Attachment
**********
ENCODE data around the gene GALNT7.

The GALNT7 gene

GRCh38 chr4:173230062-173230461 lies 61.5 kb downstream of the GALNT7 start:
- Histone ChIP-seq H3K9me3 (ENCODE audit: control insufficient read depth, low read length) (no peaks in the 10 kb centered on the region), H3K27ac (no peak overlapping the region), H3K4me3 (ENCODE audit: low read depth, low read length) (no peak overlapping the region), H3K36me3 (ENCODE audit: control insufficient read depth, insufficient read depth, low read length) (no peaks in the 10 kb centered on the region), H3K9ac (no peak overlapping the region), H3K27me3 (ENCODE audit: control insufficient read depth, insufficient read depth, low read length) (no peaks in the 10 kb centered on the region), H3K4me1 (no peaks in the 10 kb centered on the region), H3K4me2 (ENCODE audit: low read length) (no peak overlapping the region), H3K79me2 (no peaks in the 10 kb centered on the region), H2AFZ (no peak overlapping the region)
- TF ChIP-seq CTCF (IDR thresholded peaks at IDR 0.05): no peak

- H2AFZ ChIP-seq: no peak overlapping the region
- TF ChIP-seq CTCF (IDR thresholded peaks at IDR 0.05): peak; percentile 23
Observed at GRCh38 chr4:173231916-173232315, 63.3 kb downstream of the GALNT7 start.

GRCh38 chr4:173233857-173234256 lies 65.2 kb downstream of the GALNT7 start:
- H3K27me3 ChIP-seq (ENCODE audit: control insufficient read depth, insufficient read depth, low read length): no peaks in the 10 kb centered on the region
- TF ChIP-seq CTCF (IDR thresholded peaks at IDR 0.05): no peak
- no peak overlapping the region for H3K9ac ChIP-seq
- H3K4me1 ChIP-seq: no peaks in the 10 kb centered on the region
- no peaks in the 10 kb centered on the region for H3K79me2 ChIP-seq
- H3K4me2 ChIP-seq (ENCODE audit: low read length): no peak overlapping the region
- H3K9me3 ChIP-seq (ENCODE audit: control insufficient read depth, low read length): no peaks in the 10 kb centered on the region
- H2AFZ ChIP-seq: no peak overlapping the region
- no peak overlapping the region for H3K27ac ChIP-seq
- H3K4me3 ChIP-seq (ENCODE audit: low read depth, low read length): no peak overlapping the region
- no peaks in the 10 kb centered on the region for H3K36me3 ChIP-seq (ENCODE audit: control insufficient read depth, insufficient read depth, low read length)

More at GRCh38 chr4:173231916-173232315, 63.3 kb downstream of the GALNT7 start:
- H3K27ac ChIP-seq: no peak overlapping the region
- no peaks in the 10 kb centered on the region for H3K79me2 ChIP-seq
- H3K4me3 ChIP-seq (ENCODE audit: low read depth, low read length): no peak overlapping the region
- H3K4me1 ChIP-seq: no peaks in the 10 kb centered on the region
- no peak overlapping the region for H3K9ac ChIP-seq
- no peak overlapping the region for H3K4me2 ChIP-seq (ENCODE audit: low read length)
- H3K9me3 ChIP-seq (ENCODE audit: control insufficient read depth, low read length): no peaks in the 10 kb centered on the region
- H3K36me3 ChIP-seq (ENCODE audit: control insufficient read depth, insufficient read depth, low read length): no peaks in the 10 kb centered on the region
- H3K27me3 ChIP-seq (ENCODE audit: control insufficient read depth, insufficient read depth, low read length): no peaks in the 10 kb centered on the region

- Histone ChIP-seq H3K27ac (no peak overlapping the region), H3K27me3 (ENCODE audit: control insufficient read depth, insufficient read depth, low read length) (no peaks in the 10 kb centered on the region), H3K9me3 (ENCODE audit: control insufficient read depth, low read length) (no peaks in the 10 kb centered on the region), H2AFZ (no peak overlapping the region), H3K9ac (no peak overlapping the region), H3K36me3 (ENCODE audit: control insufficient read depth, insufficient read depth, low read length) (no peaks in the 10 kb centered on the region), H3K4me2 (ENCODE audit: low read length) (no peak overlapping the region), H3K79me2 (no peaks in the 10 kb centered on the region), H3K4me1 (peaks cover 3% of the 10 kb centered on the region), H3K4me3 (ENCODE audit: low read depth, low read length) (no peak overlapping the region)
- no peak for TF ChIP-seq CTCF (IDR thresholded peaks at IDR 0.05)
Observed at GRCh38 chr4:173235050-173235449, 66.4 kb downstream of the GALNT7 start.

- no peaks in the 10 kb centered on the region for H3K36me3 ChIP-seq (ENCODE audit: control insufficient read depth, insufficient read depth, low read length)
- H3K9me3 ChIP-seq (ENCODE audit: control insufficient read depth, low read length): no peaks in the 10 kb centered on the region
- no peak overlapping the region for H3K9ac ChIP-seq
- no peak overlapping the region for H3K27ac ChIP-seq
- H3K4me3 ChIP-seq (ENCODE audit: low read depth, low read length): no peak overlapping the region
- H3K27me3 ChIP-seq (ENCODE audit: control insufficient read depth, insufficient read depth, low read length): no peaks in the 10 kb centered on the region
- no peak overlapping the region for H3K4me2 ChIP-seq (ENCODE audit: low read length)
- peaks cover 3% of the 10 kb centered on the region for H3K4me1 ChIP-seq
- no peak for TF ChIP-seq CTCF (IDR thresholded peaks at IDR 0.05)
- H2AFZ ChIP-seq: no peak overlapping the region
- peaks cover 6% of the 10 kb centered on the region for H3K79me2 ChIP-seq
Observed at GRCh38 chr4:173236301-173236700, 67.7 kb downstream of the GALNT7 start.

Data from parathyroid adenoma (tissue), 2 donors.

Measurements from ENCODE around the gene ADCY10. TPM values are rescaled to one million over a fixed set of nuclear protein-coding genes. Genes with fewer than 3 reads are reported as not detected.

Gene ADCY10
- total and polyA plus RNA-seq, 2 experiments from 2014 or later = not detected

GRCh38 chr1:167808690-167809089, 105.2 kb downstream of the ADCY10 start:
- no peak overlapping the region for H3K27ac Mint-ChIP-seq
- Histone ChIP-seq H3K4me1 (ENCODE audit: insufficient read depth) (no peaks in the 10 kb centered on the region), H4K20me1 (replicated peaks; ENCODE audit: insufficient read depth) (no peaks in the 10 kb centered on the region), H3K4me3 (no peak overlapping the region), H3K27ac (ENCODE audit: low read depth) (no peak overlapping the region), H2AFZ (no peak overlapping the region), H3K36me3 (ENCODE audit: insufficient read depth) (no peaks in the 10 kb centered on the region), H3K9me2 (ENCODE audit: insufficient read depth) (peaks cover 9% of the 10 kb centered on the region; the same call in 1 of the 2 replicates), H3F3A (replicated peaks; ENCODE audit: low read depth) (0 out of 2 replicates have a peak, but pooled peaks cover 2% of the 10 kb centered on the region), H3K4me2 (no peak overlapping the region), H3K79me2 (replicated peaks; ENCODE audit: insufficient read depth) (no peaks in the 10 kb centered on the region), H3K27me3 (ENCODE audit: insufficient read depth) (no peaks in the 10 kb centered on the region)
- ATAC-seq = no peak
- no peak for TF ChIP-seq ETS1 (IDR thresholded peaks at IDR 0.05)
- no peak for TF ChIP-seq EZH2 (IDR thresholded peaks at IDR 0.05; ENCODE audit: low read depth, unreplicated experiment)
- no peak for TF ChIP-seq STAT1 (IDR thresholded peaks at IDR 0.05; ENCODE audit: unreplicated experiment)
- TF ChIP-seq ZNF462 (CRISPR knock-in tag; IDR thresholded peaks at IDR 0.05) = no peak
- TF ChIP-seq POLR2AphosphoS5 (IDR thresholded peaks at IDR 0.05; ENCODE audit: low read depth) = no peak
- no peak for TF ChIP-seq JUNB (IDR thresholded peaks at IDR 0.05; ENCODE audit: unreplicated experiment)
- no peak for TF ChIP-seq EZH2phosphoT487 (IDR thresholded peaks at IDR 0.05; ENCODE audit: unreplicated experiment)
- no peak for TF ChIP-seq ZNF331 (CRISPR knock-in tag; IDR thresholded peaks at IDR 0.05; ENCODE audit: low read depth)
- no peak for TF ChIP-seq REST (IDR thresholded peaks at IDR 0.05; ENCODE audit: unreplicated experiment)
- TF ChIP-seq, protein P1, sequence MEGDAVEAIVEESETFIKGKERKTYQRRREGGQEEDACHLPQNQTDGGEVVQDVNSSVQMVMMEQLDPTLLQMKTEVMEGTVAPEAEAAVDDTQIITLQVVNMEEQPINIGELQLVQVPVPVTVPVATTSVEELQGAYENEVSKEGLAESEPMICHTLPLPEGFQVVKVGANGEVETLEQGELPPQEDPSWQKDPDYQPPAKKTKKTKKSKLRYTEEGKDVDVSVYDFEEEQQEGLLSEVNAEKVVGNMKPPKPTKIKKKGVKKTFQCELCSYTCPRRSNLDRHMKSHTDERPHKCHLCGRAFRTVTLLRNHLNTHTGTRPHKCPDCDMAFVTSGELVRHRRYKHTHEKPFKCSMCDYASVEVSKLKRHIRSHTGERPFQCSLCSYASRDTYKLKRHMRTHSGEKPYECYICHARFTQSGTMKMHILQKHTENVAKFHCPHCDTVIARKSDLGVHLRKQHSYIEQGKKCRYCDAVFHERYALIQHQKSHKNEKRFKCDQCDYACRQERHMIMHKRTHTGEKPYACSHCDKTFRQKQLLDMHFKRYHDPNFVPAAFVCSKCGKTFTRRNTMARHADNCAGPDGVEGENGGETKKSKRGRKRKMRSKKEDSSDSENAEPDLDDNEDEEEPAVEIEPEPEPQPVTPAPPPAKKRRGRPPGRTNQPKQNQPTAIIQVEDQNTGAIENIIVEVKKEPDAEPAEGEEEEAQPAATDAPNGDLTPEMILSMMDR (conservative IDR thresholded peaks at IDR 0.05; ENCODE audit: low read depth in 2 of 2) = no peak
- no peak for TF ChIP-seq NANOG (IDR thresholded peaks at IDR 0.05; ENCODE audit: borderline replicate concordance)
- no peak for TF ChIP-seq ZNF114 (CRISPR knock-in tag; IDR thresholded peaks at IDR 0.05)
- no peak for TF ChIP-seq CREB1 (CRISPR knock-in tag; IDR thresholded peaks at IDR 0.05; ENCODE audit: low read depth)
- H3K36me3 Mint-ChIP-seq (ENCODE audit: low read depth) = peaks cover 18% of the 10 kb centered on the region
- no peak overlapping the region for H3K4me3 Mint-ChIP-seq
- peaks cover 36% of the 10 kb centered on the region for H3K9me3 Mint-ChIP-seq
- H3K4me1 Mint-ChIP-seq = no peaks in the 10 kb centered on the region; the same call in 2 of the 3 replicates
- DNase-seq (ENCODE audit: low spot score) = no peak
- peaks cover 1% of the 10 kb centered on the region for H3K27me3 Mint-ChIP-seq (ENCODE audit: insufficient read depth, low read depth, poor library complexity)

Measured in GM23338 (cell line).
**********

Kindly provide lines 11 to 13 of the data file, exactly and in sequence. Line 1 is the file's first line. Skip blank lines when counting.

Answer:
- TF ChIP-seq CTCF (IDR thresholded peaks at IDR 0.05): no peak
- no peak overlapping the region for H3K9ac ChIP-seq
- H3K4me1 ChIP-seq: no peaks in the 10 kb centered on the region